Who Has the Authority to Bind an LLC to a Contract?

By Kay Lee

A limited liability company is a type of unincorporated business. It is a relatively new business form and is a hybrid of other business forms. It offers limited personal liability for its members, who are the owners of the LLC, which means the members cannot be sued for a monetary amount greater than their investment in the company. On the other hand, the business is taxed like a partnership, which means the taxes flow down to the owners’ personal income taxes. The business itself does not pay taxes. LLCs are governed by state law; while state law permits LLCs to determine how they will be managed, there are sometimes questions concerning who has the authority to bind the business organization to a contract.

Agency Law

Agency is a legal term that explains the relationship between two parties when one acts on the other's behalf. A very common agency relationship is one between the employer and employee since the employee acts on behalf of the employer. The one who benefits is the principal, while the one acting is the agent. Therefore, the principal is the employer while the employee would be the agent. State law relating to LLCs was based on state partnership law, which provides for joint and several liability. This type of liability meant that all partners were equally liable for each other's actions. One benefit to the LLC form is that it eliminates this type of liability and limits the liability of each of its members.

Members and Managers

There are two types of LLCs. One can be managed by its owners, who are called members, and are called member-managed LLCs. The other type allows members to hire managers to manage the LLC and these are called manager-managed LLCs. The majority of state statutes provide that if the operating agreement (the document that governs the operations of the LLC) does not specify, the LLC will be managed directly by its members. However, the founding members of the LLC can decide to centralize management for the organization and hire managers. Most state statutes provide that members have the authority to bind member-managed LLCs to a contract. Accordingly, if it is a manager-managed LLC, the managers have been delegated the authority to bind the LLC to a contract. The LLC operating agreement can also be written to specifically limit the ability for any manager or member to bind an LLC to a contract.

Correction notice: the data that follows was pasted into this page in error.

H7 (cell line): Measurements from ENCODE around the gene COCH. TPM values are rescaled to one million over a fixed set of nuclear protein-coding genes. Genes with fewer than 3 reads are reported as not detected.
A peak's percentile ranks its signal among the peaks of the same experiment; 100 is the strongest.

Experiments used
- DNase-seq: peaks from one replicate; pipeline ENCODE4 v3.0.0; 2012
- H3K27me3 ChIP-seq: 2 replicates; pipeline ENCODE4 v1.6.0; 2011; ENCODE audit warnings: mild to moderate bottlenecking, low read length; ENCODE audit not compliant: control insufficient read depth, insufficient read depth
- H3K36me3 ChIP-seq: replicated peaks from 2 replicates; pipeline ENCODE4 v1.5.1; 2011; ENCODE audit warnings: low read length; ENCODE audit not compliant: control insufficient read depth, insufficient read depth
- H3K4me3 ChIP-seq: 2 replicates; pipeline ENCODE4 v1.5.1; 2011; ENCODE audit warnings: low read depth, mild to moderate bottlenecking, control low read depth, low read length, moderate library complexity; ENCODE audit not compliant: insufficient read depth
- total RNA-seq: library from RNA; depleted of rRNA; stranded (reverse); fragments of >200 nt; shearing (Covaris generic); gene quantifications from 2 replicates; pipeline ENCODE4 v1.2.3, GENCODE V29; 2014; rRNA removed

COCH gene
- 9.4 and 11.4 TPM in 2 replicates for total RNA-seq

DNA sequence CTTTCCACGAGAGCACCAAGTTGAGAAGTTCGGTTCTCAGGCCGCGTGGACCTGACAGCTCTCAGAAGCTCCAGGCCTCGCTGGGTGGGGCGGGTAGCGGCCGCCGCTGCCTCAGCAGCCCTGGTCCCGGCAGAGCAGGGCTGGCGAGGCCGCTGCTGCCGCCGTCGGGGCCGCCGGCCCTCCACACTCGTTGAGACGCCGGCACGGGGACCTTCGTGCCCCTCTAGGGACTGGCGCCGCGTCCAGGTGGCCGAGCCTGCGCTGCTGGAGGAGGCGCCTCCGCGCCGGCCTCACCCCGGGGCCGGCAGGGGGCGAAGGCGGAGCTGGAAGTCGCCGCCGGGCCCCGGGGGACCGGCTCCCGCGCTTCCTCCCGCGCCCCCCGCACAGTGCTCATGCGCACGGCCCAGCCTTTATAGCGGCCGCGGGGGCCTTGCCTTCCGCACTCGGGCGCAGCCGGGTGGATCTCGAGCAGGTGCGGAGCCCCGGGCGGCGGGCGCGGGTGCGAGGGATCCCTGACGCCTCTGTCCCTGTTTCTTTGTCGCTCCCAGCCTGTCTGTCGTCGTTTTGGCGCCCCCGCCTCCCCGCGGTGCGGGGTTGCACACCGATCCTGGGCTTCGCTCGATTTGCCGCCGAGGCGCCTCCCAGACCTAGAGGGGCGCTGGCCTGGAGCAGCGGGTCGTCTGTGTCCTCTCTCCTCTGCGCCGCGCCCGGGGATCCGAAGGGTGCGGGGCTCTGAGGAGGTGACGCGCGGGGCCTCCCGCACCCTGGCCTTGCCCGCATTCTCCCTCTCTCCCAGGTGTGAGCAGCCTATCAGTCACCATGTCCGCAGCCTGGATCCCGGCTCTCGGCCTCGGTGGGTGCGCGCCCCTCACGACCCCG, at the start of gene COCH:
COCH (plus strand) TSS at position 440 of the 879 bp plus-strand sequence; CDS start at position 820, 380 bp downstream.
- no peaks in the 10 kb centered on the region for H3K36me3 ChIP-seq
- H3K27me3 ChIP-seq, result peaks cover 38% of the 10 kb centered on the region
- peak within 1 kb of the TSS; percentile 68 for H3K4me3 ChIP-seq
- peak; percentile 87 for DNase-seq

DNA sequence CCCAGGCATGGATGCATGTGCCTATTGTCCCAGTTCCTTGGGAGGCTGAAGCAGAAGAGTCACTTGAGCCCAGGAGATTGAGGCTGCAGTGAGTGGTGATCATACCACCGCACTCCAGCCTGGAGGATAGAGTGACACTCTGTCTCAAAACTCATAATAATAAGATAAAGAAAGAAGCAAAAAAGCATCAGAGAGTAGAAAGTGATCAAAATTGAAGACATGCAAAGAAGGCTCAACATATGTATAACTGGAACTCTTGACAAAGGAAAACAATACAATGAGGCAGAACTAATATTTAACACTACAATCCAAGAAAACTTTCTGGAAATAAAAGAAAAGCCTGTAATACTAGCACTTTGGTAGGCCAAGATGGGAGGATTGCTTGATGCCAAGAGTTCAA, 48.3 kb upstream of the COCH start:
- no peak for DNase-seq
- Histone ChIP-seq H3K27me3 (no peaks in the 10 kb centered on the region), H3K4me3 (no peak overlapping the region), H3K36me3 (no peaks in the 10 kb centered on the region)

Ready to start your LLC? Start an LLC Online Now

Third Parties

The members or managers may also delegate the authority to bind an LLC to a contract to a third party, such as an employee or a contractor. Whether a member or manager can delegate that authority will be provided for in the operating agreement as the authority to delegate will depend on the management structure.

LLC Liability

If the LLC is bound to a contract, members are liable for the actions of the LLC only to the extent that they are invested in the LLC with their capital contribution. This means that a member can only be responsible for the amount of money they contributed when they became a member of the LLC. Limited liability is one of the key features of this business form. However, limited liability is not without its own limitations. Members or managers of the LLC are liable for their negligent or intentional actions with respect to the LLC. Just because a member of an LLC has limited liability does not afford that member the right to engage in unlawful acts, such as contracts that would be against the law.

Ready to start your LLC? Start an LLC Online Now
Can an LLC Borrow Money From Individuals?
 

References

Related articles

If an LLC Is Responsible for Debt, Who Pays if They Cannot?

Operating a business as a limited liability company, or LLC, definitely has advantages over operating it as a sole proprietorship or partnership. The most notable advantage is the limitation on members’ personal liability for the business debts of the LLC. However, there are circumstances in which members may have to pay business debts when the LLC can’t.

Difference Between Incorporation & LLC for a Non-Profit

While nonprofits are traditionally organized as corporations, they can also be formed as limited liability companies in some states. There are benefits and drawbacks to each option. Because nonprofits are formed under state law and often apply for federal tax-exempt status with the Internal Revenue Service, it is important to understand that not all states allow nonprofits to operate as LLCs. Internal management flexibility is generally what makes this type of structure more appealing than a corporation.

Incorporating Vs. LLC

One of the most important initial decisions in starting a business involves deciding what type of business entity your new venture should be. Two options are corporations and limited liability companies, or LLCs. There are distinct advantages and disadvantages to each type with respect to personal control, taxation and personal liability.

LLCs, Corporations, Patents, Attorney Help LLCs

Related articles

What Makes an LLC Different Than a PLLC?

When forming a new business, particularly if professional in nature, you should understand the difference between ...

What Is a Pro Rata Share for an LLC?

LLC is the abbreviation for limited liability company, which is an unincorporated business structure created under and ...

Difference Between LLC & LLP

An important aspect of starting a business is choosing which type of business entity to create. Two popular business ...

What's an LLC?

An LLC, or limited liability company, is a flexible form of business entity that provides its owners with the safeguard ...

Browse by category
Ready to Begin? GET STARTED